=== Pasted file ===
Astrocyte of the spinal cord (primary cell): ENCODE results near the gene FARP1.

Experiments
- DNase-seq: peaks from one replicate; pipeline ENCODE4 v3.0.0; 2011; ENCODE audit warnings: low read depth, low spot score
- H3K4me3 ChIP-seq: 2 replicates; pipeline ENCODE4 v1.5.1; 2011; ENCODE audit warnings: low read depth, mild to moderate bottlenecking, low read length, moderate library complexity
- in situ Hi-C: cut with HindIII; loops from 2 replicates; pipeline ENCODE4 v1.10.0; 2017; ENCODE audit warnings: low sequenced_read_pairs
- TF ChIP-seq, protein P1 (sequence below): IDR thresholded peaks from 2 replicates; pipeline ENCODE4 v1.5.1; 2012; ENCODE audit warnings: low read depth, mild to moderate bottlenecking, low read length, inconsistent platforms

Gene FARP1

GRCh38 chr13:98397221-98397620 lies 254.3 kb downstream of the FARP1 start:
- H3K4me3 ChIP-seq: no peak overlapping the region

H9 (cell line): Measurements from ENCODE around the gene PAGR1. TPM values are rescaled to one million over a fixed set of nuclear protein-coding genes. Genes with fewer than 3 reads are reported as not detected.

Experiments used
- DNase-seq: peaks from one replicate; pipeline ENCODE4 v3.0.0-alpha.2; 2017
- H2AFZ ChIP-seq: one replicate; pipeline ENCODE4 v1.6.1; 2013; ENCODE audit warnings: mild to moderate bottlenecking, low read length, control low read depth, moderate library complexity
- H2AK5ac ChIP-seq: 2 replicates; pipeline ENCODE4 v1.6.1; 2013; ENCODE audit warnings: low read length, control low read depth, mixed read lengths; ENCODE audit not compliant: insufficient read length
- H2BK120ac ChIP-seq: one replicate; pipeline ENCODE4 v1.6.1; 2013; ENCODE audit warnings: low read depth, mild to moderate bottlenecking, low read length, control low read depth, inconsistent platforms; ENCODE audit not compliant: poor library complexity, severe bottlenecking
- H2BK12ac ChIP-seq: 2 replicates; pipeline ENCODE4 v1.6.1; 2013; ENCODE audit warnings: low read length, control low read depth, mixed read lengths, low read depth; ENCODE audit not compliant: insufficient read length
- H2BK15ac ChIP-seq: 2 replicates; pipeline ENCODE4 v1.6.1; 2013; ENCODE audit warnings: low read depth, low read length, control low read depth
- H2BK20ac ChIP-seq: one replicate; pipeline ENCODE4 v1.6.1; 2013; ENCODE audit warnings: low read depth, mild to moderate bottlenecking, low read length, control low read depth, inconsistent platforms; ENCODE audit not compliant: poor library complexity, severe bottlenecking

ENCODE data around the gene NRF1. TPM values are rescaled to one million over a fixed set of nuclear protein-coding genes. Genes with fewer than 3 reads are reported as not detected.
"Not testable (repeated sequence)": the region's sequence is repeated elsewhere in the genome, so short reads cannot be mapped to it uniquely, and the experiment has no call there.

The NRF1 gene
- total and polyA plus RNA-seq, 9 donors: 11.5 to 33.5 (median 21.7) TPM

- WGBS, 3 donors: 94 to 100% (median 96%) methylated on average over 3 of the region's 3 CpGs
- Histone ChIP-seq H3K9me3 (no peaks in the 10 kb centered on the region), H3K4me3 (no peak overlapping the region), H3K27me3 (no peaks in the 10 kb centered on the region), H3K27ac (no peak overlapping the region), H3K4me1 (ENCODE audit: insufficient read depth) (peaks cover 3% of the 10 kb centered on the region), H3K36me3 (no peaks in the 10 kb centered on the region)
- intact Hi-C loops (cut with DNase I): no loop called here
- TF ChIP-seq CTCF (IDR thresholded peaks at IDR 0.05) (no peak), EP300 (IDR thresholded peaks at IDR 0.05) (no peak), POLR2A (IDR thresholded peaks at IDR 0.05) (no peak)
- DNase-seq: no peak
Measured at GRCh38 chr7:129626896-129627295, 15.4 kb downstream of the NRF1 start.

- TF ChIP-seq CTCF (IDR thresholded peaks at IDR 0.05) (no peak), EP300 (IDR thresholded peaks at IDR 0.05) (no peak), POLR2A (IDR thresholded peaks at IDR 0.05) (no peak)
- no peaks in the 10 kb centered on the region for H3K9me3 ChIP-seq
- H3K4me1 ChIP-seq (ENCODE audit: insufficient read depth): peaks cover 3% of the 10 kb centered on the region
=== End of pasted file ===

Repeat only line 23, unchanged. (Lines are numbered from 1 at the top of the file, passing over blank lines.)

- WGBS, 3 donors: 94 to 100% (median 96%) methylated on average over 3 of the region's 3 CpGs